Zipping around the track in a savage ballet, following intuitive patterns as their bodies crash into each other, the women engage, again and again. Muscles sore, sweat dripping from their skin, they push hard, ever forward, a tangle of arms and legs, as through the cacophony, two lithe figures weave between the jigsaw of effort, until they reach an open space, and they sprint, faster, faster, on four wheels driven by long legs, luscious machines of fury.
This, is roller derby.

This, Quad Cities Rollers Roller Derby, will open its tenth season this weekend with a tough opening bout that welcomes old fans and newbies alike to check out their unique sport. The Rollers were the second group of their kind founded in Iowa and now find themselves the oldest functioning organization presenting roller derby. The women have been practicing for weeks, getting ready for the season’s start, and players both veteran and newbie are excited to get things rolling.

qc rollers two“We’re exhausted, but it’s a good exhausted, we’re excited,” said Melanie McMullen, 36, of Milan, who goes by the name LoonaChick Cringe in the ring. “One of the coolest things about this is that it’s family friendly. A lot of us have kids and so we like to keep it clean, keep it fun.”

McMullen, a mother of three, notes that the Rollers are an eclectic group of ladies from all different backgrounds and career paths.

“We have 36 members in the league and everyone has a job on and off their skates, there are women from 19 to 44 playing, and everybody has their own reason,” she said. “I was a Mom and I needed something for myself, something to do, a hobby, I guess, and I really liked this. But there are women all across the spectrum who do this for a number of reasons. We’ve really built a family here, it’s a very strong group of people, but we all work together.”

Jennifer Knapp, 26, of Davenport, who skates under the name Jen Raged, agreed.

“I found this as something to motivate me, to keep my drive, after I got out of school,” Knapp said. “I love it. I love the challenge of it. I love the camaraderie with the other girls. It’s one of the most exciting things I’ve ever done.”

For those who have never seen roller derby, here’s basically how it works: There are a group of blockers who create space for a trailing skater to get through and make her way around the track. There are points rewarded for each trek around the track as well as the number of opponents passed on their way around. It’s a physical sport – players can get knocked down and blocked up and slowed down on their way around, but there are also rules against contact outside of a designated area (mostly the torso) and players can be penalized for illegal contact, leaving their team short-handed.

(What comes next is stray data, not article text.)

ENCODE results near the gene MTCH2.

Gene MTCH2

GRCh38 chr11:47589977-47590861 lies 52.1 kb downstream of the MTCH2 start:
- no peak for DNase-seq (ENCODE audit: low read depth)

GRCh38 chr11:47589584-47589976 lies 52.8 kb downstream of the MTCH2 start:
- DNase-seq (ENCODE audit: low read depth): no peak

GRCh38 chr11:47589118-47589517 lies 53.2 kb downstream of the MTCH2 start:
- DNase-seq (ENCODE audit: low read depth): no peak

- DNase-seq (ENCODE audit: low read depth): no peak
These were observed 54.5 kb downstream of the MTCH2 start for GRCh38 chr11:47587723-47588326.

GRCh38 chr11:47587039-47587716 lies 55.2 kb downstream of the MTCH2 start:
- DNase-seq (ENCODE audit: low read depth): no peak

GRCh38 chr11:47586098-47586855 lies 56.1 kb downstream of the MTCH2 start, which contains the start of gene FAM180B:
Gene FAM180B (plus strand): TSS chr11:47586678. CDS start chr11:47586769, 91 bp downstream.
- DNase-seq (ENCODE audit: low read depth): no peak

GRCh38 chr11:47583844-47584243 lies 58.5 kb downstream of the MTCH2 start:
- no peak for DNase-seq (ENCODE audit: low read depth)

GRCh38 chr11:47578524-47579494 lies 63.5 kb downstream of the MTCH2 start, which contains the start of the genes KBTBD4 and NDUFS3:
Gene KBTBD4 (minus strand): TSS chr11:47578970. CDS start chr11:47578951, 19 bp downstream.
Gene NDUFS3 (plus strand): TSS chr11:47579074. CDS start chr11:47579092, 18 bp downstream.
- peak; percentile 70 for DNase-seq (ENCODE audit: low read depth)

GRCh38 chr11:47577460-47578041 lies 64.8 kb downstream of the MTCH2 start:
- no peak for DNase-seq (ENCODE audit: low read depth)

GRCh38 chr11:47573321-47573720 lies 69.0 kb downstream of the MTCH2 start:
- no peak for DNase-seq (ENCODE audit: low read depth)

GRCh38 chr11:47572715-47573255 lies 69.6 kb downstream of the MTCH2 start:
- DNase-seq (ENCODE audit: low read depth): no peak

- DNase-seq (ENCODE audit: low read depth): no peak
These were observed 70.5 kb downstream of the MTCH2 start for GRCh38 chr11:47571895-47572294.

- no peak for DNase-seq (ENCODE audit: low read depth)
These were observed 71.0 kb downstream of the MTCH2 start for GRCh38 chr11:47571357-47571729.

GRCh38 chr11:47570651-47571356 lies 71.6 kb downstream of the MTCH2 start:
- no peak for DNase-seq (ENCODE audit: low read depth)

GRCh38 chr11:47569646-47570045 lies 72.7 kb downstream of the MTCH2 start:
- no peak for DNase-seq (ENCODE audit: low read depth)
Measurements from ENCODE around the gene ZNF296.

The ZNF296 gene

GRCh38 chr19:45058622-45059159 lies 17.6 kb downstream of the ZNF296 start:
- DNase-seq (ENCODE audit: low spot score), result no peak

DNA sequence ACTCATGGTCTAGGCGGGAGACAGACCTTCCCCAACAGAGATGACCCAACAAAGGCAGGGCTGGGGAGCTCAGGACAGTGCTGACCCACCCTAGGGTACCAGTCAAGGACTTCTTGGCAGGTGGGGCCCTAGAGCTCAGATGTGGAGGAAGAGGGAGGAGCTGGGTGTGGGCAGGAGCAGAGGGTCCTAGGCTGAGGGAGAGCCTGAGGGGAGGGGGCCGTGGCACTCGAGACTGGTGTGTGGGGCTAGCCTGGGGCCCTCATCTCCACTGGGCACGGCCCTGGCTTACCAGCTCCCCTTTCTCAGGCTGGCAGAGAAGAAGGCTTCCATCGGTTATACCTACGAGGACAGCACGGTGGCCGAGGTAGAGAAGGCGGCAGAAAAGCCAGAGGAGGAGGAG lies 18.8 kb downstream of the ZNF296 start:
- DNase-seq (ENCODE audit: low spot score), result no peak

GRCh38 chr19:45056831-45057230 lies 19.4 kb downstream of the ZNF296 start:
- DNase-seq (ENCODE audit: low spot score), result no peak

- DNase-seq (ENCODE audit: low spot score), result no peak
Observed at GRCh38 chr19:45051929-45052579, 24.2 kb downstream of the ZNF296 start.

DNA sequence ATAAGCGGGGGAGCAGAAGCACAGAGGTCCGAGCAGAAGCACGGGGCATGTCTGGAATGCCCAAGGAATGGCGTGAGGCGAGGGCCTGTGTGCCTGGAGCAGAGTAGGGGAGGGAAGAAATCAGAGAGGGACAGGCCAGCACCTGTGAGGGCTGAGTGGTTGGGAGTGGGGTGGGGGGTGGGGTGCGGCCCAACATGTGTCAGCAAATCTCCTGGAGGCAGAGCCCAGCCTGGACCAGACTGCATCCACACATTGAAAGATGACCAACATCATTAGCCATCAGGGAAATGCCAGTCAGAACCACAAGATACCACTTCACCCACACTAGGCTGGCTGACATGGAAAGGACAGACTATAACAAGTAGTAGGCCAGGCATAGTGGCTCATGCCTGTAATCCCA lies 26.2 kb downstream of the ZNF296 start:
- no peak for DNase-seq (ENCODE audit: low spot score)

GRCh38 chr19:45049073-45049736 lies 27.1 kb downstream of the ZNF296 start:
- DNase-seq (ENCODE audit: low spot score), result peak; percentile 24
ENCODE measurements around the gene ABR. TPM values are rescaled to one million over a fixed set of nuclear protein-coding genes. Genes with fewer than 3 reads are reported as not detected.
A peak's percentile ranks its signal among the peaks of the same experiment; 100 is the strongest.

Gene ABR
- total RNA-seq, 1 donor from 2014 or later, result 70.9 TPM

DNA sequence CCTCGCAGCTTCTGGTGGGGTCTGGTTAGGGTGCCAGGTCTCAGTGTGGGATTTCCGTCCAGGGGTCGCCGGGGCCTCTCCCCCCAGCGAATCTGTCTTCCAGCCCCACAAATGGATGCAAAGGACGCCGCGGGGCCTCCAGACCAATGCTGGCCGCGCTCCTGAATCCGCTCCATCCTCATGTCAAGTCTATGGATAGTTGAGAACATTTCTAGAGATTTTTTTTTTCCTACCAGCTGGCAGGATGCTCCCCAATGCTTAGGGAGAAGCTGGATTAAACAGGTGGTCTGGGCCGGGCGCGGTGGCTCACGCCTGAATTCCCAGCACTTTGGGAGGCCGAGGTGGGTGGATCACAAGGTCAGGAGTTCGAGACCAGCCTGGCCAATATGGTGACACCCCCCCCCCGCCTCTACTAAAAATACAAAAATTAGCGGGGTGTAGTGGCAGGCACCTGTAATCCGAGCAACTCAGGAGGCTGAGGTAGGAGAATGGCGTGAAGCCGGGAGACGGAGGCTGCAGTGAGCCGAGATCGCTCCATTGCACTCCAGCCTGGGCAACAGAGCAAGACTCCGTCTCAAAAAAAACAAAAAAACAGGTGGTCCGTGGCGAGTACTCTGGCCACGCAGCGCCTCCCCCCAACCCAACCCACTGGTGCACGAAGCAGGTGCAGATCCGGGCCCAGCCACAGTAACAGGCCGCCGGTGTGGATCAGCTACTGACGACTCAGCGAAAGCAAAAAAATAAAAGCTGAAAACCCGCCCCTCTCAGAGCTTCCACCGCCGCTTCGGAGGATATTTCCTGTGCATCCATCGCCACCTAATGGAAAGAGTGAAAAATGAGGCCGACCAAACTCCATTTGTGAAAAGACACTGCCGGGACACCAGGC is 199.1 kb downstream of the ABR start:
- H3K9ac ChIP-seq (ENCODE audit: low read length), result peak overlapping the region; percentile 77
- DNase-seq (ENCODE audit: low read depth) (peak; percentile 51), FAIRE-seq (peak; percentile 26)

“It’s a really fun sport and it’s not too tough to understand once you get the basic idea of it,” McMullen said. “Plus, like I said, it’s family-friendly, people can bring their kids of all ages and they’ll enjoy it. And it’s also nice to see girls playing sports and doing something tough. I think little girls especially get a big kick out of it.”

The Rollers, like every other team of their ilk, are registered with the national organization, the Women’s Flattrack Derby Association, which provides rules and regulations to groups across the country. It also helps organize bouts between cities and allows members more-or-less an open door policy to sit in and play when they visit other cities.

“It’s a really cool community of women, we’re all very supportive of each other,” McMullen said.

qc rollers one

Each of the members pays monthly dues, and all skater is required to have an additional job to help out of the rink. But, as McMullen says, it’s well worth it, and once women give it a try, “they get hooked.” The Rollers are always looking for new members and offer training and additional support.

“It takes a lot of energy, there’s an edge to it, but after a game there’s no better feeling,” McMullen said.

“It’s really a lot of fun,” Knapp said. “We think if people come out and give it a try and watch it, they’ll really like it.”

You’ll have your chance this weekend, and during the upcoming season.

Tickets are $10 in advance available at, Mellow Blue Planet Comics and Collectibles, Fred and Ethel’s, Abernathy’s, Hilltop Gunshop, or from your favorite Roller. $12 at the door, and as always, children 12 and under get in for free.

QC Rollers Opening Bout
Doors at 5, bout at 6 p.m., Saturday, Feb. 27
Eldridge Skate Park, 400 S. 16th Ave., Eldridge, Iowa
Tickets are $10 in advance, $12 at the door, kids under 12 get in free


Sean Leary is an author, director, artist, musician, producer and entrepreneur who has been writing professionally since debuting at age 11 in the pages of the Comics Buyers Guide. An honors graduate of the University of Southern California masters program, he has written over 50 books including the best-sellers The Arimathean, Every Number is Lucky to Someone and We Are All Characters.